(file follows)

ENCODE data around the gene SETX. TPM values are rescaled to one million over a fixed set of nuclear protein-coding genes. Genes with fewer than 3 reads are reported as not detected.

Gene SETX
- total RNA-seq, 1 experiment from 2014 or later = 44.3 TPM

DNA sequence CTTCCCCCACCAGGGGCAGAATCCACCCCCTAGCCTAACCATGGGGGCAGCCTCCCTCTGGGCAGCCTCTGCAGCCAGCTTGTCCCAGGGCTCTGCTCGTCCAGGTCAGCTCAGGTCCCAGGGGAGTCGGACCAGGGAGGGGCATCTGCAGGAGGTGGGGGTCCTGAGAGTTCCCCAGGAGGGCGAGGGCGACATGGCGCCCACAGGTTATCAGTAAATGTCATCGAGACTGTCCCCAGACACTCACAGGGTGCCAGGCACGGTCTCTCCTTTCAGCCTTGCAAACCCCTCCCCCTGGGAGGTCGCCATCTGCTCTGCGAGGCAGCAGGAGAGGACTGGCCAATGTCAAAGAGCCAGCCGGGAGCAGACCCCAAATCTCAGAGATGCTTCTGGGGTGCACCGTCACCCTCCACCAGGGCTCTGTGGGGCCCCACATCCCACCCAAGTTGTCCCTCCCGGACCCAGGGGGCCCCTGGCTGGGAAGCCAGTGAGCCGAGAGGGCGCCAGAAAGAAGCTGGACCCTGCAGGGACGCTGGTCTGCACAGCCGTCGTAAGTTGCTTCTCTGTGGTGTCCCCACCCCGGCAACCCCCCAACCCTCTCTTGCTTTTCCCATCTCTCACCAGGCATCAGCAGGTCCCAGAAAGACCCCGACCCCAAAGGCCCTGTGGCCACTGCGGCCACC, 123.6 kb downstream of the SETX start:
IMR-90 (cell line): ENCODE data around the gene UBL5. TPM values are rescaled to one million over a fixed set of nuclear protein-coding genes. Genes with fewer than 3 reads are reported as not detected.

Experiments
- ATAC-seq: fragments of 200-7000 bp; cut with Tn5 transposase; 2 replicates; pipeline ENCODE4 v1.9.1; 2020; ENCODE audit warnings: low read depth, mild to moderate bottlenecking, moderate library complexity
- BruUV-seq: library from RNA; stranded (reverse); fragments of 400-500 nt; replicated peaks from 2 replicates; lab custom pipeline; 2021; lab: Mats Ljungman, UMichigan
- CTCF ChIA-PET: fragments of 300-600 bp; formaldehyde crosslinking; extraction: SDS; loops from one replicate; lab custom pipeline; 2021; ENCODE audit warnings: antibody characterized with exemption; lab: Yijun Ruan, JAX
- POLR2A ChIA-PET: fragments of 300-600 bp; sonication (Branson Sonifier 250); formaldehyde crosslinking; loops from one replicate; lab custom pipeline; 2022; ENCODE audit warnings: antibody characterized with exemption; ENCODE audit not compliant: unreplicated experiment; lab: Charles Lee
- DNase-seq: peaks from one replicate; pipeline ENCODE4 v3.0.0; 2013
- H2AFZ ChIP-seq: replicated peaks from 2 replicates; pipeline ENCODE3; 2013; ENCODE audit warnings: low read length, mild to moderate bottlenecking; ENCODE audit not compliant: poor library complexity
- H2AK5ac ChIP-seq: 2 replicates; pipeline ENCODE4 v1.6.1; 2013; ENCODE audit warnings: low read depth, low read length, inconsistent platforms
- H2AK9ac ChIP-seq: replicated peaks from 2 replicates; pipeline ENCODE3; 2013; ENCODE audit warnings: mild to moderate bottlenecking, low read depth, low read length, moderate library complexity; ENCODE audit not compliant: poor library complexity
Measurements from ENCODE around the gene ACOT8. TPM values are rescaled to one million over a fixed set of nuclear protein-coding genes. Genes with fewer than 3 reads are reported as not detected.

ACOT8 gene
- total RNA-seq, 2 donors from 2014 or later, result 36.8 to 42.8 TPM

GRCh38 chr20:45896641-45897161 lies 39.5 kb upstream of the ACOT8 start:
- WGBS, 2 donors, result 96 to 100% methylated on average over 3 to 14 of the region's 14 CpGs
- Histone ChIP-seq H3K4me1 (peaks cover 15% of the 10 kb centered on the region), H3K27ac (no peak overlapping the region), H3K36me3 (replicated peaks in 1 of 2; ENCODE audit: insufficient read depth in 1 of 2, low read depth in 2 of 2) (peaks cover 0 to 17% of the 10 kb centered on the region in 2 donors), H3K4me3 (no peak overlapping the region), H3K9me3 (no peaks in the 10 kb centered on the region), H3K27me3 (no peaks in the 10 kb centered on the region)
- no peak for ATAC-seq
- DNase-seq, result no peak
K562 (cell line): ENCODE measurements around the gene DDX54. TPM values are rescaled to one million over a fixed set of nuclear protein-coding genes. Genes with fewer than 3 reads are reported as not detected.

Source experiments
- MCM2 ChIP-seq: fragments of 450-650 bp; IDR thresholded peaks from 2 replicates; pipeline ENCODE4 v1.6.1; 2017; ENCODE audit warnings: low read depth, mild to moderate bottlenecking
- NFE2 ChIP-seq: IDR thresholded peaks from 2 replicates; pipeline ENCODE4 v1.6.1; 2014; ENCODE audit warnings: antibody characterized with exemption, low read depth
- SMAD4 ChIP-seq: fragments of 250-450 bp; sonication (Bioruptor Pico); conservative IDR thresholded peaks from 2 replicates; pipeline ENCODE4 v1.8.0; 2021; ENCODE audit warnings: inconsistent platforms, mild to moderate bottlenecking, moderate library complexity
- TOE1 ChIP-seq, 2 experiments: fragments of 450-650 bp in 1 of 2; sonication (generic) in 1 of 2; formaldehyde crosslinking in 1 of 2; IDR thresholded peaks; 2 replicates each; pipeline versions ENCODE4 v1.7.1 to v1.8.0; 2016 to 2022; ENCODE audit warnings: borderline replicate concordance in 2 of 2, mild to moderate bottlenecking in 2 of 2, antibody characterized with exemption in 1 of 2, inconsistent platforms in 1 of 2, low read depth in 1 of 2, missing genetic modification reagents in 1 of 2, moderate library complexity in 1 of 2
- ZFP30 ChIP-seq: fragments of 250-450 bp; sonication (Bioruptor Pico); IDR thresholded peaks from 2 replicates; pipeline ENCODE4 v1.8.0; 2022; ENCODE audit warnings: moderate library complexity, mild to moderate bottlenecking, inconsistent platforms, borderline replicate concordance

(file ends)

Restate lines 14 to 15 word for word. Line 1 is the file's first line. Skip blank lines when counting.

- H2AK9ac ChIP-seq: replicated peaks from 2 replicates; pipeline ENCODE3; 2013; ENCODE audit warnings: mild to moderate bottlenecking, low read depth, low read length, moderate library complexity; ENCODE audit not compliant: poor library complexity
Measurements from ENCODE around the gene ACOT8. TPM values are rescaled to one million over a fixed set of nuclear protein-coding genes. Genes with fewer than 3 reads are reported as not detected.